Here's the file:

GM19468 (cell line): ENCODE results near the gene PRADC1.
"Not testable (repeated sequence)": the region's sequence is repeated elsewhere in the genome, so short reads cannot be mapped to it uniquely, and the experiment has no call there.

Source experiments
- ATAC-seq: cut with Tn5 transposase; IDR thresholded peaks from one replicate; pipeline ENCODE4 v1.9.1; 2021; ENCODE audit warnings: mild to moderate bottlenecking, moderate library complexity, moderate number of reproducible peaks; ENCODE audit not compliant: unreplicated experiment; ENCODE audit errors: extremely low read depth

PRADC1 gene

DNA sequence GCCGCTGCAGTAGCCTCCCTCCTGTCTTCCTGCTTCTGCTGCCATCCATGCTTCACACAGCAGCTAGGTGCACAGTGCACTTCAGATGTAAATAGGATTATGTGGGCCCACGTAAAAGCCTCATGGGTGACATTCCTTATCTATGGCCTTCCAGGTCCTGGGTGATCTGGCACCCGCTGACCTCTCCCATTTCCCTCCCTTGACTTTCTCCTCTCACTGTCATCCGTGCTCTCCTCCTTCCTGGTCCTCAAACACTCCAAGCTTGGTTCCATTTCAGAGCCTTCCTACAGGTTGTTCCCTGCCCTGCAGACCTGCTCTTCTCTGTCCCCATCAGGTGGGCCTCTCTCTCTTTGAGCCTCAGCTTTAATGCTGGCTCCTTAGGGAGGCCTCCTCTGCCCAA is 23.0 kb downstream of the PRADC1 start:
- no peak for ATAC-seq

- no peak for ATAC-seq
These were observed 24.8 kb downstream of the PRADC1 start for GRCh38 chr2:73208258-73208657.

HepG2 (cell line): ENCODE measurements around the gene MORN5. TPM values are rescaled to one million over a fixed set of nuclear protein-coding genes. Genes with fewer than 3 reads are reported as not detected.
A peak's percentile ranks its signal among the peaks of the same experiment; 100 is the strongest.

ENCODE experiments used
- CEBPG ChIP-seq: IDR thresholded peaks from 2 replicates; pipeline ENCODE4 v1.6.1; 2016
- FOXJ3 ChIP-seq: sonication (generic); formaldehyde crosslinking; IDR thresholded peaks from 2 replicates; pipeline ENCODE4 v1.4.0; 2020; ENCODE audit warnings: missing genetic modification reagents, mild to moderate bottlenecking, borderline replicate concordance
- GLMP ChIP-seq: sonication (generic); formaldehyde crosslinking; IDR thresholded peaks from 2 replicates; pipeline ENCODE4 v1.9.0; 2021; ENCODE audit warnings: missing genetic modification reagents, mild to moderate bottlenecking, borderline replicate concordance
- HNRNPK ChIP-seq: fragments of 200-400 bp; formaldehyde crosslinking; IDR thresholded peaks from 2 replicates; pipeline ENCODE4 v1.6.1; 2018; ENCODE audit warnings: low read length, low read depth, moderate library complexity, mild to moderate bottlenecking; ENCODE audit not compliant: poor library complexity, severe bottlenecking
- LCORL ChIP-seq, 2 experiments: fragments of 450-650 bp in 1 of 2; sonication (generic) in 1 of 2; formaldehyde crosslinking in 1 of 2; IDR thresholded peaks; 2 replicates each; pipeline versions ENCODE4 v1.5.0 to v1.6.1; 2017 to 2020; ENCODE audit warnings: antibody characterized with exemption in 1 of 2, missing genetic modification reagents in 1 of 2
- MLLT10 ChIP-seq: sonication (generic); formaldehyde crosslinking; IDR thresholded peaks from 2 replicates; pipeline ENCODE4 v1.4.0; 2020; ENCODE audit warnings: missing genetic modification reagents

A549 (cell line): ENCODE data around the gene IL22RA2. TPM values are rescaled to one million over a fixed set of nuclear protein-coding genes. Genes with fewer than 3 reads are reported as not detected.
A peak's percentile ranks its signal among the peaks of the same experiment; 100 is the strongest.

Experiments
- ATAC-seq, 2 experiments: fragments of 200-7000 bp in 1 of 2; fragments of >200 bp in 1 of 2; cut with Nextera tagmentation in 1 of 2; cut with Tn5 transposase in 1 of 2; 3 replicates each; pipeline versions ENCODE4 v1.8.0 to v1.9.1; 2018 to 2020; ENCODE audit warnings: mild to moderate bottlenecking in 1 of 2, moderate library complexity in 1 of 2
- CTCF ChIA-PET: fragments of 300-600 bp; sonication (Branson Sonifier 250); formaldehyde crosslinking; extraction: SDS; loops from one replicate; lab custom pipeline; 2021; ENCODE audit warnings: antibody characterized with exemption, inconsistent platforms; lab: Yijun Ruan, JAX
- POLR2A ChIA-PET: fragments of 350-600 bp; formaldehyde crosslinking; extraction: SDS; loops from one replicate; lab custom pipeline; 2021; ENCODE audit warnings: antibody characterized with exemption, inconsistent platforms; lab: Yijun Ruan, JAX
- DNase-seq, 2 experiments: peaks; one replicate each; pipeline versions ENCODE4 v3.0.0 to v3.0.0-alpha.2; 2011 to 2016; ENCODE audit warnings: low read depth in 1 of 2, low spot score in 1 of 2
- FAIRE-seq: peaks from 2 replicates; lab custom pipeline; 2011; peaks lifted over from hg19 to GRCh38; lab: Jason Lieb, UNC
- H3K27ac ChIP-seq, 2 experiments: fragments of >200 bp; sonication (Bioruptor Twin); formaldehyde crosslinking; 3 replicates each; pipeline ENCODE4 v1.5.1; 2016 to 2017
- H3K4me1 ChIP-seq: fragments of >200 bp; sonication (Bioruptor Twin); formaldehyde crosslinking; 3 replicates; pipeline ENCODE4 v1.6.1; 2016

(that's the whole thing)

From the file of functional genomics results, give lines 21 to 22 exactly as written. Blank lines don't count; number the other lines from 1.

Experiments
- ATAC-seq, 2 experiments: fragments of 200-7000 bp in 1 of 2; fragments of >200 bp in 1 of 2; cut with Nextera tagmentation in 1 of 2; cut with Tn5 transposase in 1 of 2; 3 replicates each; pipeline versions ENCODE4 v1.8.0 to v1.9.1; 2018 to 2020; ENCODE audit warnings: mild to moderate bottlenecking in 1 of 2, moderate library complexity in 1 of 2